Miraflores, Lima. Peru is struggling with the legacy of ex-president Alberto Fujimori's authoritarian regime. Manipulation and corruption of the media were rampant. The country has unregulated broadcasting, no concept of public service, concentrated media ownership and no content criteria for the awarding of licences to run radio and television stations. It is a key moment because a reform law is before the Congress.
I am here, with others, to put broadcast regulation on the public agenda. Just the right week to arrive: two years ago, the country watched as the video-taped bribe sessions of Vladimiro Montesinos, ex-head of the SIN (the aptly-named spook agency), were broadcast. This week, his trial begins with kiss-and-tell by pillow-talker Jacqueline.
Three days of "conversations" have been organised by University of Lima professors Rosa Maria Alfaro and José Perla Anaya. They are passionate about media reform and have supported their case with impressive research.
The British Council is a key sponsor. My fellow conversationalists are Colombian TV regulator Fernando Calero, Chilean media analyst Valerio Fuenzalida and Oxford-based Argentinian lawyer Danilo Leonardi.
We meet a dozen congressmen. They listen, and ask: "Can TV's output really be of public interest in a mainly private system? Is independent regulation actually possible in Peru?" I lunch with congressman Javier Diez Conseco, a target for assassins. He gives me his report on the "economic crimes" of the Fujimori years.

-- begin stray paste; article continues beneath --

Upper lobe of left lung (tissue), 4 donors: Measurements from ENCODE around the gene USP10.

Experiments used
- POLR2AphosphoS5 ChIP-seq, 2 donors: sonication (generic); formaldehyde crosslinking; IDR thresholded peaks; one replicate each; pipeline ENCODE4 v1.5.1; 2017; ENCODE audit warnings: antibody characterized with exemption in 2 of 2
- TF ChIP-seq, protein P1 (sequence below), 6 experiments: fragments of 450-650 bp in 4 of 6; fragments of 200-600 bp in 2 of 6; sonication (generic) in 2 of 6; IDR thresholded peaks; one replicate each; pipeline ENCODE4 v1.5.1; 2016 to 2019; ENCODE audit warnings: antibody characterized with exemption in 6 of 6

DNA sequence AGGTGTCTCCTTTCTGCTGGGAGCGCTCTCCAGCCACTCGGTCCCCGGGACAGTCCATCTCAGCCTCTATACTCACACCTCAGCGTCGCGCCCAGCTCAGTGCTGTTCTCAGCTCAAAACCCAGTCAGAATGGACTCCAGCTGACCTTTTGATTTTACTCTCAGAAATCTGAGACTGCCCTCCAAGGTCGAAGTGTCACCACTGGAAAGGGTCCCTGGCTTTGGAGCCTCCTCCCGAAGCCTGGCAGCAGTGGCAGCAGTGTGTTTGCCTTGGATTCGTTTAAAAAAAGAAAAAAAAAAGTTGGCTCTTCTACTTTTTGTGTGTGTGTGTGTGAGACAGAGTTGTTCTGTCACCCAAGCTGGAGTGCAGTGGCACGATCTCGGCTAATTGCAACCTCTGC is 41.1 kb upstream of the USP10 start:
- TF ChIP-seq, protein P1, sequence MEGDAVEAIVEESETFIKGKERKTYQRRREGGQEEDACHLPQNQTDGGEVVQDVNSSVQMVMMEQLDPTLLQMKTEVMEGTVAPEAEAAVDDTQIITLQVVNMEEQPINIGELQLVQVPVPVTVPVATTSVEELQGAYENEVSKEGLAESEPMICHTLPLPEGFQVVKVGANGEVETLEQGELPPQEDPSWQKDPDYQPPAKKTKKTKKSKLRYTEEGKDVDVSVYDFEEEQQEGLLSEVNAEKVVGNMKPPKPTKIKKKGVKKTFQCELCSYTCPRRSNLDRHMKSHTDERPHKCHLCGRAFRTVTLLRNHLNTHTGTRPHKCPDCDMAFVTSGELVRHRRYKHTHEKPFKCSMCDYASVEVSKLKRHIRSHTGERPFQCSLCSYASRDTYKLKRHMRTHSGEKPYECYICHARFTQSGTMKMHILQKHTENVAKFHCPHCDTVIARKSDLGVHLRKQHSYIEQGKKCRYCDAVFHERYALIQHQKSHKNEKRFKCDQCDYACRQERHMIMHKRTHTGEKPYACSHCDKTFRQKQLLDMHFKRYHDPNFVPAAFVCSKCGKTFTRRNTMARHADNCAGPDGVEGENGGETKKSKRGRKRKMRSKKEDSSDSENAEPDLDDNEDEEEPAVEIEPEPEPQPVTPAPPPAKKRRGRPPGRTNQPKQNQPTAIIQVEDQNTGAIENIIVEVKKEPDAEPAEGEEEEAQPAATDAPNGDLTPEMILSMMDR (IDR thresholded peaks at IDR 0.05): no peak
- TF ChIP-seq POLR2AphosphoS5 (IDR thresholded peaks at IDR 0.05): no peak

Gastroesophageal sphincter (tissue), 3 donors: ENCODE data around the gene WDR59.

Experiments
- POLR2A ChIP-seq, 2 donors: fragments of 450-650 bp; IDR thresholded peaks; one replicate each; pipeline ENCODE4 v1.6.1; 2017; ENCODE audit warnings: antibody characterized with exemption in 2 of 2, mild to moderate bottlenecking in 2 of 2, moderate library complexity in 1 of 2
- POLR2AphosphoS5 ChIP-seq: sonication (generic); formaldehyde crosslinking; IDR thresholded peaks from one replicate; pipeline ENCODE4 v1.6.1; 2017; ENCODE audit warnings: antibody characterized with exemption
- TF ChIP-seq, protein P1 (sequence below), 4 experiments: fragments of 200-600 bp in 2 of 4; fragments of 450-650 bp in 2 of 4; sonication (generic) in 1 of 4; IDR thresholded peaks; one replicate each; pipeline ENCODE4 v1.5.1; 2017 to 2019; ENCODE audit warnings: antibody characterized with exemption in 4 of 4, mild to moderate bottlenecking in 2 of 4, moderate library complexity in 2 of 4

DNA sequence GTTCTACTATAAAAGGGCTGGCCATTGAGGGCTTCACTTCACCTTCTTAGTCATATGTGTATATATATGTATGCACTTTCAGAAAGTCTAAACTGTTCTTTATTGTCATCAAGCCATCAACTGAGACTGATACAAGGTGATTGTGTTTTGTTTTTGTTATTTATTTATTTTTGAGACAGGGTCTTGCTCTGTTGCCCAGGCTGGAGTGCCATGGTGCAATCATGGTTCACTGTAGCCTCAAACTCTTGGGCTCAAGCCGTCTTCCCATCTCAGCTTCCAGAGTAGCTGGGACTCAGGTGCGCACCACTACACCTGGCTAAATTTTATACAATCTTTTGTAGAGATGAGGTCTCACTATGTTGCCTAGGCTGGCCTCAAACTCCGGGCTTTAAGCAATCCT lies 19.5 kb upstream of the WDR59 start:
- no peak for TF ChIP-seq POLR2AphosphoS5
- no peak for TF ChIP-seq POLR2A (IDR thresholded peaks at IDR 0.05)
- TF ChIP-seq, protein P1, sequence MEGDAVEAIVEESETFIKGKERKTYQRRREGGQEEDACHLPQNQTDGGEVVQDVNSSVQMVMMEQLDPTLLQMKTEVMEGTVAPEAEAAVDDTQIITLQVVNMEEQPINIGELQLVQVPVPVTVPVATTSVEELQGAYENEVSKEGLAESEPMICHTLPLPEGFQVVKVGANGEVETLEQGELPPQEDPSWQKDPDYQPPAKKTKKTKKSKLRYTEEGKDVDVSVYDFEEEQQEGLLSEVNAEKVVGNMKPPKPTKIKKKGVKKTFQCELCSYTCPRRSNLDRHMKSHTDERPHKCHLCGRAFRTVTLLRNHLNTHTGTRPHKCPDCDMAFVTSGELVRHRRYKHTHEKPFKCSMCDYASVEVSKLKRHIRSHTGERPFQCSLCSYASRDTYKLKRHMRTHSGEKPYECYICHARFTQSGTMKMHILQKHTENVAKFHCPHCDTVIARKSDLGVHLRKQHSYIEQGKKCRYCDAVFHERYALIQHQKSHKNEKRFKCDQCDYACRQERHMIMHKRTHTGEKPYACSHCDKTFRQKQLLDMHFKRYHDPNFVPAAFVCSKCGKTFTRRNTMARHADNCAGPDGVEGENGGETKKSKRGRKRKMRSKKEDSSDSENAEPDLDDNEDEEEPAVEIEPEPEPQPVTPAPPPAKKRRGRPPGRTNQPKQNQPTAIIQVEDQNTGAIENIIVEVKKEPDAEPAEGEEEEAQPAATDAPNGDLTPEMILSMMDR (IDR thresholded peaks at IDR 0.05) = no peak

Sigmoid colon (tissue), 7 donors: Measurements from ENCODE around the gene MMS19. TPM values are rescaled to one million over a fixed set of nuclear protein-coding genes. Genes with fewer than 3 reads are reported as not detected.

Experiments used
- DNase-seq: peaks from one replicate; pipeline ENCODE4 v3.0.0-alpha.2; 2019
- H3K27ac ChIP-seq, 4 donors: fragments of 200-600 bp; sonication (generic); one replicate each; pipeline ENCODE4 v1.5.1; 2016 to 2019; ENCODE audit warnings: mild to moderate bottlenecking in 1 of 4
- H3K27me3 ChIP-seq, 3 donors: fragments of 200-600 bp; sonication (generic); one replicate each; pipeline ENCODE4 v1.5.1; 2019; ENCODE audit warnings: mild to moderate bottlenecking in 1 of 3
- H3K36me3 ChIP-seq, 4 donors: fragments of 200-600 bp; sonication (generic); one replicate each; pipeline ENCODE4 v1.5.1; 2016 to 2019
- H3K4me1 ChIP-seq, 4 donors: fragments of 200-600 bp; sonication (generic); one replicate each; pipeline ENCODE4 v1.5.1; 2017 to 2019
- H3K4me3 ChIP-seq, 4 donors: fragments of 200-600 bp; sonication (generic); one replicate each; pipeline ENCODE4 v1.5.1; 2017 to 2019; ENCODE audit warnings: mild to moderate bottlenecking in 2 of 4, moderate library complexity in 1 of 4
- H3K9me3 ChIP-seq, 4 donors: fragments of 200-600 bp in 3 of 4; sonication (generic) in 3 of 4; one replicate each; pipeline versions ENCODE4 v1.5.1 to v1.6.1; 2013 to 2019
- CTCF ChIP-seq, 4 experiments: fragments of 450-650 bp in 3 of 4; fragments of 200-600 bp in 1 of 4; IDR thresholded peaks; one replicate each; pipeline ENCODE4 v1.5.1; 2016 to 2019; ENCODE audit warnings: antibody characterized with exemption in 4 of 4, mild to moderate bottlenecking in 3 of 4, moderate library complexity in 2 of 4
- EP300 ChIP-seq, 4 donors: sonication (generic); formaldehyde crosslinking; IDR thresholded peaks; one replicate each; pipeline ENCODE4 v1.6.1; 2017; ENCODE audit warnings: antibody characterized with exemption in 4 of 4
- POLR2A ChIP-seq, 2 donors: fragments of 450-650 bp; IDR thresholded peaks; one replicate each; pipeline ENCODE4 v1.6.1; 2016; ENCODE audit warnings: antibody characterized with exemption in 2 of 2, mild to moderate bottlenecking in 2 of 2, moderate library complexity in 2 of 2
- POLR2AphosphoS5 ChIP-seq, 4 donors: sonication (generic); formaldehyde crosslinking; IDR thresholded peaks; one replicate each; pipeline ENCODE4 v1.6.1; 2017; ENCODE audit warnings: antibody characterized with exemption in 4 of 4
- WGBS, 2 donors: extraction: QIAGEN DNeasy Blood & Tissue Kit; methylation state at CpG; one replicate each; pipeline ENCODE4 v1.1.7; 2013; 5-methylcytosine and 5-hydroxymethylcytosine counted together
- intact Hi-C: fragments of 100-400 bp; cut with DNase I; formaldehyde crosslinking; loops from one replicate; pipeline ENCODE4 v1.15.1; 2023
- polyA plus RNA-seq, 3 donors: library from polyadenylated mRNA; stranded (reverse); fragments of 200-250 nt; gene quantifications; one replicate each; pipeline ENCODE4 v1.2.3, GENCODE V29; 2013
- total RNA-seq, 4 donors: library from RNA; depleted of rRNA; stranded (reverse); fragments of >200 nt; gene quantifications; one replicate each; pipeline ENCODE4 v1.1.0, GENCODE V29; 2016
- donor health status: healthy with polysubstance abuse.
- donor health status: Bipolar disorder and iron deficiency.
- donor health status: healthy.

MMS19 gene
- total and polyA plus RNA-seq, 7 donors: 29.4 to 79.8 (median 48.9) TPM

We meet the key TV entrepreneurs (their first time in one room together). Some are sceptical about reform. Others think regulation will be abused by the state. But all agree that television lacks credibility and quality and needs serious finance. They are suspicious of international capital and worried about losing control, and talk about forming a lobby.
Meetings come and go - journalists, civil society groups and members of the public. At least the blether is regularly interrupted by delicious Peruvian cuisine and the obligatory vino de honor . We close at last. Our hosts believe we have made an impact.
José Perla invites me for breakfast at the Club Regatta overlooking the costa verde. We talk about our work and lives. For dinner, I join Walter Neira, editor of Lima-based communications journal Diálogos , which has published my work, in a stylish San Isidro restaurant. War talk infiltrates dinner conversation. Can I explain Tony Blair's thinking on Iraq? I try manfully.
I visit the crypt of Santo Domingo. Nothing like an ossuary to give you an appetite for life! Lima's city centre is stressful. Peru has gone from the insecurity of terrorism to rampant theft and robbery. Private homes are like fortresses and you have to keep your wits about you on the street.
In the evening, I take coffee with Rafael Roncagliolo, an old pal who runs a "good governance" organisation. He is working for a democratic multi-party pact. Then on to dinner with Moises Lemlij, psychoanalyst and anthropologist, and his wife Mimi. Dine on an old pier.
Pacific waves gleam in the moonlight. I have rarely met such charm coupled with profound courtesy as in Lima. I'll be back if I can.
Philip Schlesinger is professor and director of the Stirling Media Research Institute, University of Stirling.